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Tesla Model 3 boldly defies sales slump in world's largest electric car market

Tesla's Made-in-China Model 3. (Credit: JayInShanghai/Twitter)

Tesla is reportedly coming off of one of its most successful months in November 2019 as Chinese registrations of the company’s electric vehicles skyrocketed 14x compared to their numbers in October. The news of the dramatic spike in new-car registrations gives Tesla plenty of momentum as the first deliveries of its Gigafactory 3-produced Model 3 sedan are set to begin soon.

In November, Tesla registered a total of 5,597 cars in China, the highest monthly registrations it recorded since June. It should be noted that the company reportedly sold less than 400 cars in the country in November 2018, according to China Automotive Information Net. New vehicle registrations may not necessarily reflect Tesla’s exact sales numbers, but they do provide a valuable metric in tracking the company’s performance in the local electric car market.

Auto analyst for Bloomberg Intelligence Steve Man believed tariffs on U.S. manufactured vehicles set to take effect in December may have helped spike sales for Tesla. These tariffs are no longer set to take effect because the United States and China agreed to the initial phases of a trade agreement in mid-December.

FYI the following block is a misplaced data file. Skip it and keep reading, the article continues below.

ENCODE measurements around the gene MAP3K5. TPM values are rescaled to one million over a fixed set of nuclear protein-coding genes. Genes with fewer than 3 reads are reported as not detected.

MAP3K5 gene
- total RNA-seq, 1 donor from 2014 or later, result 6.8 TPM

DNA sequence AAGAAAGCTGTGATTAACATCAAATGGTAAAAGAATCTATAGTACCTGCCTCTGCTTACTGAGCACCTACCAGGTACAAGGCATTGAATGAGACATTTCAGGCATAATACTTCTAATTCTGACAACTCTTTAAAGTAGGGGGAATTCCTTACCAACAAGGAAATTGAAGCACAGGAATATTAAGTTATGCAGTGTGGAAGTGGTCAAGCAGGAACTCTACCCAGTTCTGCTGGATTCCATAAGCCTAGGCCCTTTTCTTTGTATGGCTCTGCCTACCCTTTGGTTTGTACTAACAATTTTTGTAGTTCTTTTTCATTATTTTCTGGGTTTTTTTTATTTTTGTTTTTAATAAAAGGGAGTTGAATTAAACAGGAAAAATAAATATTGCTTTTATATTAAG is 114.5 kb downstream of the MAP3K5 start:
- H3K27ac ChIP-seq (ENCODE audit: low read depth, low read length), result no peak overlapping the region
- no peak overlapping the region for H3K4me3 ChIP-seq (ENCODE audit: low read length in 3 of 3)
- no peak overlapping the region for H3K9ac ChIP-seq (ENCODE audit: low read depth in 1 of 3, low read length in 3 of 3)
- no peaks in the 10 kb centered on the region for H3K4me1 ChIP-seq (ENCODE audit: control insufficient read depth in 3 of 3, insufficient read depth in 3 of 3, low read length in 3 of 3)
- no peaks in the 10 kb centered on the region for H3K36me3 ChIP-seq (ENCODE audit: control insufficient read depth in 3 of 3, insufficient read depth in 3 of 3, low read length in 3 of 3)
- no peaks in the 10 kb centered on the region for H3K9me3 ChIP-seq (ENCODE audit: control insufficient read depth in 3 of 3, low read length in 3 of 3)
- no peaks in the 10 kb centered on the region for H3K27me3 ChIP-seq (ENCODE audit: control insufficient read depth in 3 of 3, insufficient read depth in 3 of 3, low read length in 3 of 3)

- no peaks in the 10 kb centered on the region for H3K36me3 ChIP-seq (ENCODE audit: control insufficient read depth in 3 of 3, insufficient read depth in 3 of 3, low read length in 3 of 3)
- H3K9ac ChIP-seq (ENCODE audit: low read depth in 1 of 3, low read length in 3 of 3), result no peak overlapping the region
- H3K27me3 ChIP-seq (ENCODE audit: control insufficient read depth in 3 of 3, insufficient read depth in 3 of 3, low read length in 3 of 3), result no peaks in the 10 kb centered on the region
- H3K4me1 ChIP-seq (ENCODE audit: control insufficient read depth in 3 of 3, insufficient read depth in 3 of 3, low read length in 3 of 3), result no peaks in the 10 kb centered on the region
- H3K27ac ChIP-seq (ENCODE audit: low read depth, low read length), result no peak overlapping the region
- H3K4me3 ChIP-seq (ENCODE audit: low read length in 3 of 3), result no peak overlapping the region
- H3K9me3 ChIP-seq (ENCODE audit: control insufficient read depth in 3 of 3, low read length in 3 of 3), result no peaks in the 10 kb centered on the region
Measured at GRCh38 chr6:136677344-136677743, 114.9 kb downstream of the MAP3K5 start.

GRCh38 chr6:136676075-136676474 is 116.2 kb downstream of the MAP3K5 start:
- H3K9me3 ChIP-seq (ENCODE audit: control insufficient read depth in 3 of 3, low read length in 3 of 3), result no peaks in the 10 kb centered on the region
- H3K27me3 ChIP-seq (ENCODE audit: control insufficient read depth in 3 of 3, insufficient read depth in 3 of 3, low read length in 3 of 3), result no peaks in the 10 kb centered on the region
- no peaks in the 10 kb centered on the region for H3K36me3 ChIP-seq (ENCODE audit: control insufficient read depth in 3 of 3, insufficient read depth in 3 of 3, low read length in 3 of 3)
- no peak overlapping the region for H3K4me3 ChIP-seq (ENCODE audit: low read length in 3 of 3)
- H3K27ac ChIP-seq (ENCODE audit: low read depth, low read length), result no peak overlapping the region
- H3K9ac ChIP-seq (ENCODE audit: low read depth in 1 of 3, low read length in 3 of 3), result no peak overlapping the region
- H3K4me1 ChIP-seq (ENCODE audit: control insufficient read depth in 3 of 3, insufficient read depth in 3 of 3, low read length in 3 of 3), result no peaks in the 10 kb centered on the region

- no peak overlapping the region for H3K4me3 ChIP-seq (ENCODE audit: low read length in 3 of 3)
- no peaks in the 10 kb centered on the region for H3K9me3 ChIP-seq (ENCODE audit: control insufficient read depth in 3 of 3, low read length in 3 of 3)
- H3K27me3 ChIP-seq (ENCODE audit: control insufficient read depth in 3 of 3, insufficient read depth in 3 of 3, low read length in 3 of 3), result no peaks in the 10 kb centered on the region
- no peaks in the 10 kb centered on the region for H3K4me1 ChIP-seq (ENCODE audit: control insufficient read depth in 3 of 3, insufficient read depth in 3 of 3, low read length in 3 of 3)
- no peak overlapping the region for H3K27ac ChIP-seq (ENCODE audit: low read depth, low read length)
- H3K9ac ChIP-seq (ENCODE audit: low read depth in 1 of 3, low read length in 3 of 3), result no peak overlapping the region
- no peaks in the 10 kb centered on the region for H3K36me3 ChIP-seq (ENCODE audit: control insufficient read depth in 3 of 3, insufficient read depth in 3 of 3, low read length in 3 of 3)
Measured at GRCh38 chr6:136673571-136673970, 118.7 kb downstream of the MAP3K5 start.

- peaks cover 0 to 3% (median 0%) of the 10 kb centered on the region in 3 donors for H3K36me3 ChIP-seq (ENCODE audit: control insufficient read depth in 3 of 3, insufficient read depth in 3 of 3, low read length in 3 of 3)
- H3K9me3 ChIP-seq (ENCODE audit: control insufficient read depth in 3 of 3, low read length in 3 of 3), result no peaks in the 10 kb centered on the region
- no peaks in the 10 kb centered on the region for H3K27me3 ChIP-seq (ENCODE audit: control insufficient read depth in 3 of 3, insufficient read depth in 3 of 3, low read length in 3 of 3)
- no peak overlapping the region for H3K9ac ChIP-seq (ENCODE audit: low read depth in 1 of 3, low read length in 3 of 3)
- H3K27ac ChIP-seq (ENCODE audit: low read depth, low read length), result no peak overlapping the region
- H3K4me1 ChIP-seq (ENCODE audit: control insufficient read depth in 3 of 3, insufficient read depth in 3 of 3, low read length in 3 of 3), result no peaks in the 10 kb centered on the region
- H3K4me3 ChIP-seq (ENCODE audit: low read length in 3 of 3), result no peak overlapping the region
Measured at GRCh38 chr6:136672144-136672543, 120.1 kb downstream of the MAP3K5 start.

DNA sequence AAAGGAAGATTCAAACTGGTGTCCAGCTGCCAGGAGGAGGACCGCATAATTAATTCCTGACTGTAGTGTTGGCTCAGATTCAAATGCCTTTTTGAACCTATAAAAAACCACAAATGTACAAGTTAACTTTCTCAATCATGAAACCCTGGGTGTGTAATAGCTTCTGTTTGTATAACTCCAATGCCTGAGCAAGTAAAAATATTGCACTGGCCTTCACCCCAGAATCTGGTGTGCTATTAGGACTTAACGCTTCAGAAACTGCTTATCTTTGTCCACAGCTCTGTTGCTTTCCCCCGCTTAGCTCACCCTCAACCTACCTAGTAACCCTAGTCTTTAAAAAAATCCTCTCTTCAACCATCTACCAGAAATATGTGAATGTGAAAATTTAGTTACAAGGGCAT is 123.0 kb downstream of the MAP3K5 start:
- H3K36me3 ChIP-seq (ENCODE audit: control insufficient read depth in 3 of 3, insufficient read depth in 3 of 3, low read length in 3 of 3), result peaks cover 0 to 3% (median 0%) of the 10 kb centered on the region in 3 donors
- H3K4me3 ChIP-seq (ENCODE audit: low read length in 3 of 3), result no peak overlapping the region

(Credit: Bloomberg Intelligence)

Despite a slowing Chinese electric car market, Tesla continues to thrive. The next step for the company and its CEO Elon Musk is to begin deliveries of Model 3 vehicles that have been manufactured at its Shanghai production plant. The Made-in-China Model 3 will cost around $50,000, though government subsidies could knock about $3,500 off the price of the vehicle, according to the Chinese Ministry of Industry and Information Technology.

Demand for the Model 3 in China is recognizably high according to Musk. However, he sees the vehicle’s price will need to come down slightly for the company to be successful there. “It’s important to appreciate, the demand for Model 3 is insanely high. The inhibitor is affordability. It’s just that people literally don’t have the money to buy the car. It’s got nothing to do with desire. They just don’t have enough money in the bank account. If the car can – if we made it more affordable, the demand is extraordinary,” Musk said back in May 2019.

Tesla’s potential in China is significant because of the overwhelming presence of battery-powered cars in the country. China is responsible for around 45% of the world’s electric car market, as per data from the International Energy Agency. This accounts for about 2.3 million battery-powered cars in the country in 2018. China’s growth in the electric car market is evident as well. In comparison, the second-largest global fleet of electric cars in the world last year was Europe, which accounted for 24% of the worldwide EV market. The United States follows with 22%.

Musk has stated he expects Gigafactory 3 to produce around 3,000 vehicles a week and recognizes the advantages his company holds in China. “If you’re in the automotive industry you understand how significant this is, but maybe it’s not as obvious to everyone. Tesla has the first wholly-owned manufacturing facility in China of any automotive company. So, this is profound. And we’re very appreciative of the Chinese government allowing us to do this,” Musk said.

Tesla Model 3 boldly defies sales slump in world's largest electric car market
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